We asked Animal Caregiver Celeste about her special relationship with Tiny-Comb (aka Rosemary) and this is what she shared:

I’ve known Tiny-Comb for two years now and feel so honored to get as close to her as I have. She endured terror and yet her beautiful spirit still shines. After living in a cramped bare wire cage for most of her adult life, she nearly starved to death before being rescued byAnimal Place. So it is no wonder that she takes awhile to warm up to people, in fact, the wonder is that she 
has warmed up to humans at all.

She has a strong personality. She is picky about friends, both chicken and human. Other chickens have large social groups that they spend time with, but Tiny-Comb is more of an introvert, liking to explore on her own and take naps on her perch whenever she likes, regardless of what everyone else is doing. 

She doesn’t run over with everyone if you bring treats into the barn, but will happily eat if you give her a private meal. She doesn’t always liked to be picked up, but whenever she has found a comfortable spot on my lap, she never wants to leave. She is the only hen I personally have ever seen chase off a rooster who was trying to make a move on her.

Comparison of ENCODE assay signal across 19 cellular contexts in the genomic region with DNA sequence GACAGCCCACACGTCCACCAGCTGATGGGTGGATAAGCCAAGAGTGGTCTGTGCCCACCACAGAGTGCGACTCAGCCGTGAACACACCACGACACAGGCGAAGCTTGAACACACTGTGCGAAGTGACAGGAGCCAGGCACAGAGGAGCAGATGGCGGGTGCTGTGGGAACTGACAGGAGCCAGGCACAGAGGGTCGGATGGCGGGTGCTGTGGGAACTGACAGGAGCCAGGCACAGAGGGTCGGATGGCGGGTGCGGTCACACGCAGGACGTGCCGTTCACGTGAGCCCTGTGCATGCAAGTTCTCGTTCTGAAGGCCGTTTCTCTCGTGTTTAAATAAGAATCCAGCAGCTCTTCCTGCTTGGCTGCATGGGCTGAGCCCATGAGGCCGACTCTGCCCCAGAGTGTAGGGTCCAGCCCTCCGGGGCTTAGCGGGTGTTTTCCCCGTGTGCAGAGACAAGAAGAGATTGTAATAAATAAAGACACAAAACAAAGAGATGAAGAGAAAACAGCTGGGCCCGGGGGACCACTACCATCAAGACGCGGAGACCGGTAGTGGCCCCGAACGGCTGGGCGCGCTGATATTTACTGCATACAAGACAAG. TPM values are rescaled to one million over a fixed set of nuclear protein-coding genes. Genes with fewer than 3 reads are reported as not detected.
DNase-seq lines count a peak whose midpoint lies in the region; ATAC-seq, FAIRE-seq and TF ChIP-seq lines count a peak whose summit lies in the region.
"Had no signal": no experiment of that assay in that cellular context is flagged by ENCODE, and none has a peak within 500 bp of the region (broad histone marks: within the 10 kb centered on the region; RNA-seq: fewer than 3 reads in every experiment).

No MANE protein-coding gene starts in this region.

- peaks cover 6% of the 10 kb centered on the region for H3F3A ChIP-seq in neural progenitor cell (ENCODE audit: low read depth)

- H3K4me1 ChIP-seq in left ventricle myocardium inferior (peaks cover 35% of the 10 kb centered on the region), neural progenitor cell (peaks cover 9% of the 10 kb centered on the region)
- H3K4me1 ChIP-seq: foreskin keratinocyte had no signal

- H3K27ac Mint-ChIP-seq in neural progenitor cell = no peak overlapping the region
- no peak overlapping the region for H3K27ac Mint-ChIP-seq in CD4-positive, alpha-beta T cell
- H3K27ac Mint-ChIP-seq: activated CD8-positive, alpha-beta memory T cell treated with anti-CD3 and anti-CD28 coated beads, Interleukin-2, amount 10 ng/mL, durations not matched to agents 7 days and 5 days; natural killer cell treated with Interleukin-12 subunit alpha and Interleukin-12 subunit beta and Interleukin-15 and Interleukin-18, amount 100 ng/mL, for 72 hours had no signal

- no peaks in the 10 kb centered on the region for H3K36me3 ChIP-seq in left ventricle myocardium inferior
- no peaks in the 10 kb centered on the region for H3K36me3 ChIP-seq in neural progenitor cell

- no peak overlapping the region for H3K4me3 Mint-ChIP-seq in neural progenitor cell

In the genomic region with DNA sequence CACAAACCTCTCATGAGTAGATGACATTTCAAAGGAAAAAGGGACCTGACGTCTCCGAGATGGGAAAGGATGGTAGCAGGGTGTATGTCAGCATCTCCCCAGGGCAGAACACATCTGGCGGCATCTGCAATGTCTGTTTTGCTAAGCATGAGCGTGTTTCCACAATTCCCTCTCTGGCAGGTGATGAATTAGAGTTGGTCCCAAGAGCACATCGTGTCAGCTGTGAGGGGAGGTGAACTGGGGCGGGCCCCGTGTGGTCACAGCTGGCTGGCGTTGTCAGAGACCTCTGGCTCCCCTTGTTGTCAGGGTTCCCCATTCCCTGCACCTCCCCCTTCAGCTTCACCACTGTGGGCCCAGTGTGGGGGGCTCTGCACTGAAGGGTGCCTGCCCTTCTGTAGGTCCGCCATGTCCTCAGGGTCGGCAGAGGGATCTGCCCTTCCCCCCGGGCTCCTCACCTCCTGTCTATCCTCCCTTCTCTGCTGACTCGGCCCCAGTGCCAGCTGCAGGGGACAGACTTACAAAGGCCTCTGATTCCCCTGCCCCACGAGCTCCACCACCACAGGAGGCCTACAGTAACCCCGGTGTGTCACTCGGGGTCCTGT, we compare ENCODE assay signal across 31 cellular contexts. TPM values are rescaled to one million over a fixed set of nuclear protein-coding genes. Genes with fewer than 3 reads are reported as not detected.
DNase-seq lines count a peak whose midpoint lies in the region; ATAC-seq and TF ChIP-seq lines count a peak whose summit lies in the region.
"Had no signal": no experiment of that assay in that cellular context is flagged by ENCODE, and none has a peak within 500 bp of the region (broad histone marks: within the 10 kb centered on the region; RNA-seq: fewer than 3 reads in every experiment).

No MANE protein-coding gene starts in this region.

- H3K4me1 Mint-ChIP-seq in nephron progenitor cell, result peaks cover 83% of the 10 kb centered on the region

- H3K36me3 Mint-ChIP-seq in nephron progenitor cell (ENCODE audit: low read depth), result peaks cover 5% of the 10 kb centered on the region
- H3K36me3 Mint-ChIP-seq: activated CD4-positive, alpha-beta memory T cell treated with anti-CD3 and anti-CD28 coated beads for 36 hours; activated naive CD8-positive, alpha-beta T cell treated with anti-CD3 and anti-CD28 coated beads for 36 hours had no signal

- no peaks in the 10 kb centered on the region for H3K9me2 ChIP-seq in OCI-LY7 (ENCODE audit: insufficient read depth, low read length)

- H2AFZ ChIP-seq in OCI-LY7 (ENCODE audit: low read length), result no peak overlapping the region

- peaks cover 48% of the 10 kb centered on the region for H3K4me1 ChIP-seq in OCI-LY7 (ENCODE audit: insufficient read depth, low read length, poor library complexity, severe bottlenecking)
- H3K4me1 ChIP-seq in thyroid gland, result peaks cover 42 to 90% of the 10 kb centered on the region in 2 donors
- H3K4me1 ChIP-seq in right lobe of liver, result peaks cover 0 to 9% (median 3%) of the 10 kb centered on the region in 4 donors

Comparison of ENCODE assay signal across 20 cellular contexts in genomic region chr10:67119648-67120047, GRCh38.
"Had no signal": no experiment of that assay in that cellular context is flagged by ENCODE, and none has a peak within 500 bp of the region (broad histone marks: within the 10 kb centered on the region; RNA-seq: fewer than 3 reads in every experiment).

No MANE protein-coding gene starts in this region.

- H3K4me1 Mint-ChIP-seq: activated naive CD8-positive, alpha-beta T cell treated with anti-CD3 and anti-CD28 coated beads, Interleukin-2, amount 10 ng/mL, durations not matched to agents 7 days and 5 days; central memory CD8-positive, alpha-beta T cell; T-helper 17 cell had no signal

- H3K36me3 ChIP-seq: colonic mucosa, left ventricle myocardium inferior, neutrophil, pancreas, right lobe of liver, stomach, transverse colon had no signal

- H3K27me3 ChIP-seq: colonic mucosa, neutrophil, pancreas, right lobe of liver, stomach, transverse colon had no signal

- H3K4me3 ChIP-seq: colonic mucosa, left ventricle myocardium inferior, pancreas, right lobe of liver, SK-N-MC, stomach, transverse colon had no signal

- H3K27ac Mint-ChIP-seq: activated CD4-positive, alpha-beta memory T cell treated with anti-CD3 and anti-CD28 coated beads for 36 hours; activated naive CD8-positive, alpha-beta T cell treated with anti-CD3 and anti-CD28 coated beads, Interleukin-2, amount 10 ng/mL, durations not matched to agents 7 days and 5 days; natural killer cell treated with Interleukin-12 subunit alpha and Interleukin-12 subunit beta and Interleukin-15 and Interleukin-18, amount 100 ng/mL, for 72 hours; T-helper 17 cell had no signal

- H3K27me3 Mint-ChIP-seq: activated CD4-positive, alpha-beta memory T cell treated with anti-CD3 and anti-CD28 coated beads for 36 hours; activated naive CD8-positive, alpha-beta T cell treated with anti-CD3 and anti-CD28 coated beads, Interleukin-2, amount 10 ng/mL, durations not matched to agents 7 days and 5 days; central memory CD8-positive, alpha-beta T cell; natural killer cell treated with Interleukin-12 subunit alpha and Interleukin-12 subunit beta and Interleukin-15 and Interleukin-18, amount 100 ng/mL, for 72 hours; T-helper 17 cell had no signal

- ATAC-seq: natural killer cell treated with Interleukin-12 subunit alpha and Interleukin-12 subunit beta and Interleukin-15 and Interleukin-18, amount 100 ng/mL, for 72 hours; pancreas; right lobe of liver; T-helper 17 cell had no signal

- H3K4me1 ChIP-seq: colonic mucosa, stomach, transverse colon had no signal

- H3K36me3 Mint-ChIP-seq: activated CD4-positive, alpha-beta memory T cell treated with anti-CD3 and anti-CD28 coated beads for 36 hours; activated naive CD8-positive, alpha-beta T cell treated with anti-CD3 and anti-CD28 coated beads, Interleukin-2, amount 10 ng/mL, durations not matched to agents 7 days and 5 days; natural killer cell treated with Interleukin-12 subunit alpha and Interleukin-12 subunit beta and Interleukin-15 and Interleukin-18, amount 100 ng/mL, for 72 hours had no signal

She is fierce and loving and resilient and amazing. I love her so much. To think that she was shoved in a cage for the unnecessary reason of humans wanting to consume her eggs breaks my heart. To think that there are almost 300 million unique individuals like her still going through that nightmare is devastating.

She is why we must continue to do the hard work that we do.

Photo by Andrea White

Have you donated to Wyatt and his friends so they can get a new scale? We are 30% of the way there!

Here is how your $10 gift will help:
* Save Wyatt the indignity of being hoisted up into human arms so said human can stand on a scale.
* Save said human the back ache caused by picking up a 40 lb turkey for a weigh-in.
* Safely and humanely allows us to keep track of Wyatt and other big-boy turkeys’ weight so we don’t over-feed them (which will shorten their life - your gift lengthens their lives!)
* Allows us to keep track of Marigold piglet’s weight so she gets the right amount of food to keep her healthy and happy (Marigold insists 40 million apples is an appropriate treat amount).
* Increases our ability to weigh animals like Alice sheep and Laura goat who we can’t physically pick up - this fancy-pants scale is set up so that animals can walk on it (which we hope they’ll gladly do for some treats).

A change in weight can be one of the first signs of poor health and this scale will allow us to start treatments or modify diet immediately.